Got it?  Great...

Now flash forward - you've worked hard for 6 months and your are two weeks away from the big event - product launch or the final pitch to Exxon/Google.  In other words, CRUNCH time.   You call and email aRomo member of the team for some details on an adjustment you are making to your piece of the project, only to find out the team member has taken a quick trip to Mexico for a little R&R before the big launch/pitch. 

That's right, the team member is in Mexico two weeks before the critical event you've been working towards for the last 6 months.  You slowly IMPLODE as you try to figure out how to get what you need.

Sound reasonable?  Yes?  No?  Sound far-fetched?   It happened to the Dallas Cowboys last week.  Two weeks away from the playoffs, and their quarterback, Tony Romo, heads to Mexico for a quick trip with a new girlfriend and a couple of teammates.  From NBC11 in San Francisco:

"Dallas Cowboys quarterback Tony Romo and pop star Jessica Simpson vacationing in Mexico just days before a playoff game.

The couple were vacationing in Los Cabos, Mexico, with a few friends, including fellow Cowboys Jason Witten, Marc Columbo and Bobby Carpenter. The photos show the group relaxing on a patio and Simpson spending time in the pool.

Dallas Cowboys head coach Wade Phillips instructed his players to take advantage of the first round playoff bye and to get away from football for a few days, NBC reported.

"People will look for blame if you lose and will basically let all that stuff go when you win because they don't think it was relevant and it isn't," said Phillips

Uh...That's right Wade.  You have to wonder if Phillips, in effect the manager for the team, isn't biting his lip once he got the news.   He encourages his players to get some rest and get away from the game, and his most visible team member takes that as an invitation to travel out of the country?  And with a girlfriend the shareholders (i.e., Dallas fans) are already concerned is robbing Romo of his focus.

If Terrell Owens is playing it safe, playing Xbox at the house in Dallas, I think the end may be near... TO is now the responsible one...

All this after a well-documented miscue in a playoff game last year (See clip below).   I don't think the trip has anything to do with performance, but man does it look bad if the Cowboys lose.  I just hope he drank bottled water exclusively.  Even then, there was probably a Giants fan (their opponent in the playoffs) down there trying to sneak him a bottle filled with tap water.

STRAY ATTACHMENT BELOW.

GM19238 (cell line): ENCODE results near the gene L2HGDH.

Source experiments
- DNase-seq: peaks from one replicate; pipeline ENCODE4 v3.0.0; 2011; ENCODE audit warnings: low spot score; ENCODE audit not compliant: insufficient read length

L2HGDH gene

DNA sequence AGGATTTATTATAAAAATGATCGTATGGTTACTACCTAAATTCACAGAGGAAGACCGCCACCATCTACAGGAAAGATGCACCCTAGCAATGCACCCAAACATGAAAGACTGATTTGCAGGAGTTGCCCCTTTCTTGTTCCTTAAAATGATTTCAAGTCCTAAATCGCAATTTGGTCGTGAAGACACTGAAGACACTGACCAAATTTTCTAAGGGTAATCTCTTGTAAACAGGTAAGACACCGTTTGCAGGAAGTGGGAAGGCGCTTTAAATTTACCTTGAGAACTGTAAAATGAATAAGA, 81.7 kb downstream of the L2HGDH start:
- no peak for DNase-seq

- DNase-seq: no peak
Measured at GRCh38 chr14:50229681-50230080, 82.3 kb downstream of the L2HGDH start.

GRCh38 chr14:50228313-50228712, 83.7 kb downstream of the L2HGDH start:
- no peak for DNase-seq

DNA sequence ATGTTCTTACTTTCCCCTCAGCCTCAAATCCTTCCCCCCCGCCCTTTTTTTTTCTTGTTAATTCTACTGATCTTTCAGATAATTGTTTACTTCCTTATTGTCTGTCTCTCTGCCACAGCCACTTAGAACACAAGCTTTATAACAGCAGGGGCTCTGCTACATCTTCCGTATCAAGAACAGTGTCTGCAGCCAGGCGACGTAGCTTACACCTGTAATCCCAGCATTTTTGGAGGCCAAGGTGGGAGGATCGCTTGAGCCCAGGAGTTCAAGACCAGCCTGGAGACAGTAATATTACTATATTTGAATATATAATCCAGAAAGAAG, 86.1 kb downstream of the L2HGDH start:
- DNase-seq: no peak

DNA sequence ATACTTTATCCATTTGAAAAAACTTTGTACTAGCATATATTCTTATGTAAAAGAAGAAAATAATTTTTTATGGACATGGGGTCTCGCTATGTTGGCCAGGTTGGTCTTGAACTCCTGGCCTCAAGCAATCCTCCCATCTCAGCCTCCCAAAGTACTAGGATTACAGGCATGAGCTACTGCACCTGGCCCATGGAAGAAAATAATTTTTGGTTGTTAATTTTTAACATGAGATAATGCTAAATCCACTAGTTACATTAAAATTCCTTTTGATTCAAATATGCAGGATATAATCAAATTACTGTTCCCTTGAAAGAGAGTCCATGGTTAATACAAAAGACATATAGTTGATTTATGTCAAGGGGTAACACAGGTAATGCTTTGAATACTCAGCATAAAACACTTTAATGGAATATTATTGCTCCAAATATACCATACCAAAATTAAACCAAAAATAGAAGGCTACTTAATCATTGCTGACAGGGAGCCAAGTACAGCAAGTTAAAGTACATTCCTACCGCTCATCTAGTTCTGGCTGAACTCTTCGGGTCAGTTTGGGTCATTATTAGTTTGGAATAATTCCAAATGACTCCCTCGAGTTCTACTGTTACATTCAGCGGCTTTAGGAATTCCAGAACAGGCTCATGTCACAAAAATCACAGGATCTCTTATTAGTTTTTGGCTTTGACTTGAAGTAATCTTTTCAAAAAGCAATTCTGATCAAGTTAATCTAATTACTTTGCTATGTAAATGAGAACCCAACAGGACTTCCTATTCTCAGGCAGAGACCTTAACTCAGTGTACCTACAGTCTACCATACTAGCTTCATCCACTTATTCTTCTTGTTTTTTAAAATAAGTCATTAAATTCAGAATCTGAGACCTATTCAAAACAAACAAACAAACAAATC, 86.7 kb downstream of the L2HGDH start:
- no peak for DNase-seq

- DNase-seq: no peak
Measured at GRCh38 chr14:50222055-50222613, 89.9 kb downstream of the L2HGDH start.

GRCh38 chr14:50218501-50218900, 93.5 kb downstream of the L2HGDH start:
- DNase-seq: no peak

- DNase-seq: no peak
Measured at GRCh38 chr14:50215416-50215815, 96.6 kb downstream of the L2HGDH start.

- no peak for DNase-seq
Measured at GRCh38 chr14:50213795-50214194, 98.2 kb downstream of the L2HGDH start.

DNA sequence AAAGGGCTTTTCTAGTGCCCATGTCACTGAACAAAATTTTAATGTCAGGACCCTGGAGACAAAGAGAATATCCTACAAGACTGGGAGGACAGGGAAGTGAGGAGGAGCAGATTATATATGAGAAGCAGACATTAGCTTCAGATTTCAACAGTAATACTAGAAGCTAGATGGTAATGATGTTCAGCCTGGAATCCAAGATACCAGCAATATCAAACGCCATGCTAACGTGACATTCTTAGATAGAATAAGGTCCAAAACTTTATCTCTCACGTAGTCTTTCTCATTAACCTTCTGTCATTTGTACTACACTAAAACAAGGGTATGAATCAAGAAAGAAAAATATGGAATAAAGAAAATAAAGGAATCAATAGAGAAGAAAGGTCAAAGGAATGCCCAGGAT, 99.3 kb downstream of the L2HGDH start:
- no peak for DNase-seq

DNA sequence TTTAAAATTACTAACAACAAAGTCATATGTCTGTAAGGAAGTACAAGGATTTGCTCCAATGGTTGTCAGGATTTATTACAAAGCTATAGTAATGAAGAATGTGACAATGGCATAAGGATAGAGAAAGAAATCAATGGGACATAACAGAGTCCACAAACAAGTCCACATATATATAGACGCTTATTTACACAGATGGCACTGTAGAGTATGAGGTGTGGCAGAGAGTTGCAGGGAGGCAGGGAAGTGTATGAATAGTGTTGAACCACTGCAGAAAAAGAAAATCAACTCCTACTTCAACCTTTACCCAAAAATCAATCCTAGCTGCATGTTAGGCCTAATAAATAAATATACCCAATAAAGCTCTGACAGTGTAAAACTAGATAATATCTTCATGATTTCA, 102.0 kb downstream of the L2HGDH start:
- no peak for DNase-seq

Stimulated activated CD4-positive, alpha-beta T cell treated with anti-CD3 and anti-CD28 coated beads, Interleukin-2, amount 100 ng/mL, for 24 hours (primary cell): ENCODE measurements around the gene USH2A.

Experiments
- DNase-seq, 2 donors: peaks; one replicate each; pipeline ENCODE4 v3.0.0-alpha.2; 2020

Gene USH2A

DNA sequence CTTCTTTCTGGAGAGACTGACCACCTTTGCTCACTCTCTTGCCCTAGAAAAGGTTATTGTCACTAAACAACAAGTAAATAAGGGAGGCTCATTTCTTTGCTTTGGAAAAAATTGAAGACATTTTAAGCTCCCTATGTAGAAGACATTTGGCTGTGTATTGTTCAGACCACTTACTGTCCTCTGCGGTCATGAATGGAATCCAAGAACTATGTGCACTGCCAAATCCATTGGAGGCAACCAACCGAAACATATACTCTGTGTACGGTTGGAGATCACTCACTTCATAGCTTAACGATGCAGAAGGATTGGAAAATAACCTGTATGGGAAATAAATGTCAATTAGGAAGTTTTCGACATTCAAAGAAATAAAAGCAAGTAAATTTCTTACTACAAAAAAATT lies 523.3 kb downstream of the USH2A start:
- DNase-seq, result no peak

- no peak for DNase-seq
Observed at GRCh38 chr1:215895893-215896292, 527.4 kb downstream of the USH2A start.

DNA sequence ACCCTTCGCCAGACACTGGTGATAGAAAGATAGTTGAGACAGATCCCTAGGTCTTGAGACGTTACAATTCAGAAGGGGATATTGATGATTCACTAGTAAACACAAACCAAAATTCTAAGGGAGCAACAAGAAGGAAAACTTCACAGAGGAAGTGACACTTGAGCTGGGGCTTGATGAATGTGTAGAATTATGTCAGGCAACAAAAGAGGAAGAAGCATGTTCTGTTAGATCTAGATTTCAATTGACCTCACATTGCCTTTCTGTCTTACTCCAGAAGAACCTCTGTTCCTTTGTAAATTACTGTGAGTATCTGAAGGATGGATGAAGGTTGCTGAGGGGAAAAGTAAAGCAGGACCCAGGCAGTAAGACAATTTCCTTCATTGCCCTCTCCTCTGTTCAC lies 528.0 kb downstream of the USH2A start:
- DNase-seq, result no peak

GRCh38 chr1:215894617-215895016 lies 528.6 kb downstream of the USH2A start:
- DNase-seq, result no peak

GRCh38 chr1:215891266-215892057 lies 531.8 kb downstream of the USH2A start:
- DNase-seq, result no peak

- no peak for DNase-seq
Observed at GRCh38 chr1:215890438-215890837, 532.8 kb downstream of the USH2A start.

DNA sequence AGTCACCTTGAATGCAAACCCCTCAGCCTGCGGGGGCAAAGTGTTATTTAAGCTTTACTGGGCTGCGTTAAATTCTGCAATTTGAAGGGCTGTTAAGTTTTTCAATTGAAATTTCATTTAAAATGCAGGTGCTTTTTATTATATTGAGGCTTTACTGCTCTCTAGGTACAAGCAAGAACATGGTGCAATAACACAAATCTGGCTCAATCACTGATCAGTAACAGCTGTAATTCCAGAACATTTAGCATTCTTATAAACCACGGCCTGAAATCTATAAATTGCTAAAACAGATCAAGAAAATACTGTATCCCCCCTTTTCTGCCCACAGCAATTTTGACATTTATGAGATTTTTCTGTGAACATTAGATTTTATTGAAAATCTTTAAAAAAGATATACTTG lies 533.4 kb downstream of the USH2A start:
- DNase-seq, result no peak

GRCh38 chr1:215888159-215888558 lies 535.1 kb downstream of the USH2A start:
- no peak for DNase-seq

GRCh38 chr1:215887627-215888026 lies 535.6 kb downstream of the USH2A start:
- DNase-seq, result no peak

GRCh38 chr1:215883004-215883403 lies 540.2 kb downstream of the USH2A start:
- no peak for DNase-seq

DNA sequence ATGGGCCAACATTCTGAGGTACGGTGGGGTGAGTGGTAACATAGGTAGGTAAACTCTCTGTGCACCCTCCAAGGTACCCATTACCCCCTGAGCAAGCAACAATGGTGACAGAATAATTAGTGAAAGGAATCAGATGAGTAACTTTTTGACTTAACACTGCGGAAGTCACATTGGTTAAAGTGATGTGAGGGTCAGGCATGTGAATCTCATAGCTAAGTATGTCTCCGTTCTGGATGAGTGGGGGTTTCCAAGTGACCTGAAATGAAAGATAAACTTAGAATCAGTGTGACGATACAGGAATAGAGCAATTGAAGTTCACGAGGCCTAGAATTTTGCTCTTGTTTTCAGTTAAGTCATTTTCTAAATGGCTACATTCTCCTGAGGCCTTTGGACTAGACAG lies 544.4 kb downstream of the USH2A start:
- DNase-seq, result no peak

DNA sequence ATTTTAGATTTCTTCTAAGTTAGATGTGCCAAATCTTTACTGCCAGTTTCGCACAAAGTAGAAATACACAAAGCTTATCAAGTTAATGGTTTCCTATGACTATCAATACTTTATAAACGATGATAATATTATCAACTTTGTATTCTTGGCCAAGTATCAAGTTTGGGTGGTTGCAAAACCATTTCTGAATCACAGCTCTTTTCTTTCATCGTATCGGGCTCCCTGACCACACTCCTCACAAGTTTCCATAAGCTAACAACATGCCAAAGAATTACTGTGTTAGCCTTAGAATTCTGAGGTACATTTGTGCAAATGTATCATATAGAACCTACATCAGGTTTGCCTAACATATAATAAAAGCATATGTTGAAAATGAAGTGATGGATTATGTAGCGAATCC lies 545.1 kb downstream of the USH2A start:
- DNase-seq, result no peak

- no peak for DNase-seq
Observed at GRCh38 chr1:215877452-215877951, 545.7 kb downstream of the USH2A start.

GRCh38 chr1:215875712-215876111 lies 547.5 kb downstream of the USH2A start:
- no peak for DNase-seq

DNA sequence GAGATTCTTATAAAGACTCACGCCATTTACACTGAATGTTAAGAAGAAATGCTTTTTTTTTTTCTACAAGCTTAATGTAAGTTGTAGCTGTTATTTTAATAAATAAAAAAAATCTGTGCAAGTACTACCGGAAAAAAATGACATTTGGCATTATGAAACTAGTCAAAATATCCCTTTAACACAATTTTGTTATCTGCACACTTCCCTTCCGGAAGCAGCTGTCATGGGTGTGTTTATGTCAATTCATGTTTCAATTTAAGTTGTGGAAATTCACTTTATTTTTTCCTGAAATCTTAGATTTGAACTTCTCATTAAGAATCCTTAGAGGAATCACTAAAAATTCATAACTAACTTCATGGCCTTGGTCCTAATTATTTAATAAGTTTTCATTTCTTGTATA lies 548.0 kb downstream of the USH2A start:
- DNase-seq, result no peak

Meisinger Stepping Down as SHRM's CEO... Time to Get Innovative With the Search Process....

Is this the time for succession planning or outside search?

That's the question for the Society for Human Resource Management after the announced resignation of SHRM president and CEO Susan Meisinger, who is stepping down after 6 years as the head of the mother ship that is SHRM.

For a quick rundown of the coverage, hop over to Workforce.com, and be sure to check out John Hollon's take here....

I'm inclined to agree with many of John's points as a HR person in the field.  While I recognize SHRM as the big database in the sky of indexed information about HR, I can't say they've provided me with a piece of information or a program that helped transform me as a HR professional over the last decade. 

They're good, but not critical to my day-to-day professional life. I get more out of making a list of good blogs and loading them up in Google Reader.

So here's to the search process at SHRM.  It seems like Sue did a fine job, but the legacy is unclear.  It feels like the time is right for an outsider, perhaps even a former CEO or business-type who understands the value of human capital and can help our profession market our value proposition more effective.

Are Jack Welch, Tom Friedman or Seth Godin available?


Lie on the Job Like Ferris - Is It OK to Use Sick Days for Job Interviews?

Everyone loved Ferris except for Ed Rooney.  How about you?   Do you look the other way when people use sick days to kick back?  Do your feelings depend on what the person is using the sick days for?

A BusinessWeek Interactive Case Study recently asked the following question - Is it OK for a solid, high-performing employee to use sick time, for non-illness related events, in order to save their vacation and personal days, for other uses?

Here's the crux of the case from BusinessWeek:

"In this case scenario, we visit a senior IT director at an insurance corporation. Although he has aFerris  great relationship with superiors and subordinates alike, he wants a new job (BusinessWeek.com, 10/16/07). The top brass consistently skimps on the funds needed to upgrade the company's technology to the state of the art, and he fears he will get stale in his present position. Plus, he's moving out of the city and buying a house in the suburbs. The commute would be an hour-and-a-half each way. He owes it to himself to move on.

When his first interview comes up—with the human resources department, at a corporation 50 miles from his office—our executive can't stomach the thought of using his little remaining vacation or personal time. The morning of the interview, he calls his supervisor and says he's not feeling well, that he suspects it's bronchitis, and he'll need to use a sick day to see a doctor.